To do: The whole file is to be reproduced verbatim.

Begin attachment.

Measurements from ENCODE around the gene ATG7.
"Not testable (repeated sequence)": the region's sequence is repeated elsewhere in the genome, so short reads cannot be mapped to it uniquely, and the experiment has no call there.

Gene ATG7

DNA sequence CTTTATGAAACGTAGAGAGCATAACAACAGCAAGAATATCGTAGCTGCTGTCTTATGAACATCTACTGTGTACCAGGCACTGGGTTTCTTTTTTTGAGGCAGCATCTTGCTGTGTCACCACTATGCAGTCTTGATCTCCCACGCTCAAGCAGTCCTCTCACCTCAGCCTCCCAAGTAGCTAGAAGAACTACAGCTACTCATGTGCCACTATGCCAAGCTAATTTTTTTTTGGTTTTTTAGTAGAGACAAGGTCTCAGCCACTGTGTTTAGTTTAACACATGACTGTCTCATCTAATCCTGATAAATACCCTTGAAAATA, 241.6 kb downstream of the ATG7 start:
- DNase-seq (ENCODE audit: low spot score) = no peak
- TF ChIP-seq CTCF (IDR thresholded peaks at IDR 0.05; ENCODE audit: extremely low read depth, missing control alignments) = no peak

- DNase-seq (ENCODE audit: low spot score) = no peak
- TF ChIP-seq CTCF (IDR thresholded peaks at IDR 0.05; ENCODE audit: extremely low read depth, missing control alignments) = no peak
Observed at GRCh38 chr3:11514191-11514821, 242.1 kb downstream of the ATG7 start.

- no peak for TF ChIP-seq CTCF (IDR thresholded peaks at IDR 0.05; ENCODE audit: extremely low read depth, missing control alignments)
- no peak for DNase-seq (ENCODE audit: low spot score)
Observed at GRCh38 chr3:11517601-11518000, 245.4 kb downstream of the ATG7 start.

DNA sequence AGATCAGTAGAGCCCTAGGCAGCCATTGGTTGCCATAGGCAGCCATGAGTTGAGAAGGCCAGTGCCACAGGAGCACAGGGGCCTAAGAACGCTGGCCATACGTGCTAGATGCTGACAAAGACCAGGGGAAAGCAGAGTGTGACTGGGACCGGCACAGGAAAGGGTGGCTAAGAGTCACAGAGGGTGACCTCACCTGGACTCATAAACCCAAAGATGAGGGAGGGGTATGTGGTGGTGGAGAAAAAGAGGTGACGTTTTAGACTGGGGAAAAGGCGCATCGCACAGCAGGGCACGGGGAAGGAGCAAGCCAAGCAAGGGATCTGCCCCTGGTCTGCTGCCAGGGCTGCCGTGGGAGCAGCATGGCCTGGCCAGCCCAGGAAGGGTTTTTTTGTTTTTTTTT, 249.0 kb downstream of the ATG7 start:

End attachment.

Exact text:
Measurements from ENCODE around the gene ATG7.
"Not testable (repeated sequence)": the region's sequence is repeated elsewhere in the genome, so short reads cannot be mapped to it uniquely, and the experiment has no call there.

Gene ATG7

DNA sequence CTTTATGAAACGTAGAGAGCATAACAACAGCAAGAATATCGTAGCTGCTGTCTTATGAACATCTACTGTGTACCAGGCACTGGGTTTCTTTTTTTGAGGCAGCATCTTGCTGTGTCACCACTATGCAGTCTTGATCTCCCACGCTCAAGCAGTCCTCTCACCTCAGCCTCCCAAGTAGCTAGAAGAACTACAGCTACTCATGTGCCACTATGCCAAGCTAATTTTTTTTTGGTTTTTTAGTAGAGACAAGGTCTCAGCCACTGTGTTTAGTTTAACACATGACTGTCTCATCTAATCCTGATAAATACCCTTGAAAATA, 241.6 kb downstream of the ATG7 start:
- DNase-seq (ENCODE audit: low spot score) = no peak
- TF ChIP-seq CTCF (IDR thresholded peaks at IDR 0.05; ENCODE audit: extremely low read depth, missing control alignments) = no peak

- DNase-seq (ENCODE audit: low spot score) = no peak
- TF ChIP-seq CTCF (IDR thresholded peaks at IDR 0.05; ENCODE audit: extremely low read depth, missing control alignments) = no peak
Observed at GRCh38 chr3:11514191-11514821, 242.1 kb downstream of the ATG7 start.

- no peak for TF ChIP-seq CTCF (IDR thresholded peaks at IDR 0.05; ENCODE audit: extremely low read depth, missing control alignments)
- no peak for DNase-seq (ENCODE audit: low spot score)
Observed at GRCh38 chr3:11517601-11518000, 245.4 kb downstream of the ATG7 start.

DNA sequence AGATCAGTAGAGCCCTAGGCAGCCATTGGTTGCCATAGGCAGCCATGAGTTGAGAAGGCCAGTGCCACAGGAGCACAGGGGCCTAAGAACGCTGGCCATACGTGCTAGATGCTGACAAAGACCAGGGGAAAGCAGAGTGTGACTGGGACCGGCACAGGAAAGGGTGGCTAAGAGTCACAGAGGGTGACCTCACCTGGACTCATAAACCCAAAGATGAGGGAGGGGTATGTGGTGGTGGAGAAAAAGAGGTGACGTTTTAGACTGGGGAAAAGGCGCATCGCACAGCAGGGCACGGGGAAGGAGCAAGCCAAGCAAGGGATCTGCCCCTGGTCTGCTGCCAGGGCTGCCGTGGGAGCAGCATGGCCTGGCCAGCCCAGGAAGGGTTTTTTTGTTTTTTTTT, 249.0 kb downstream of the ATG7 start: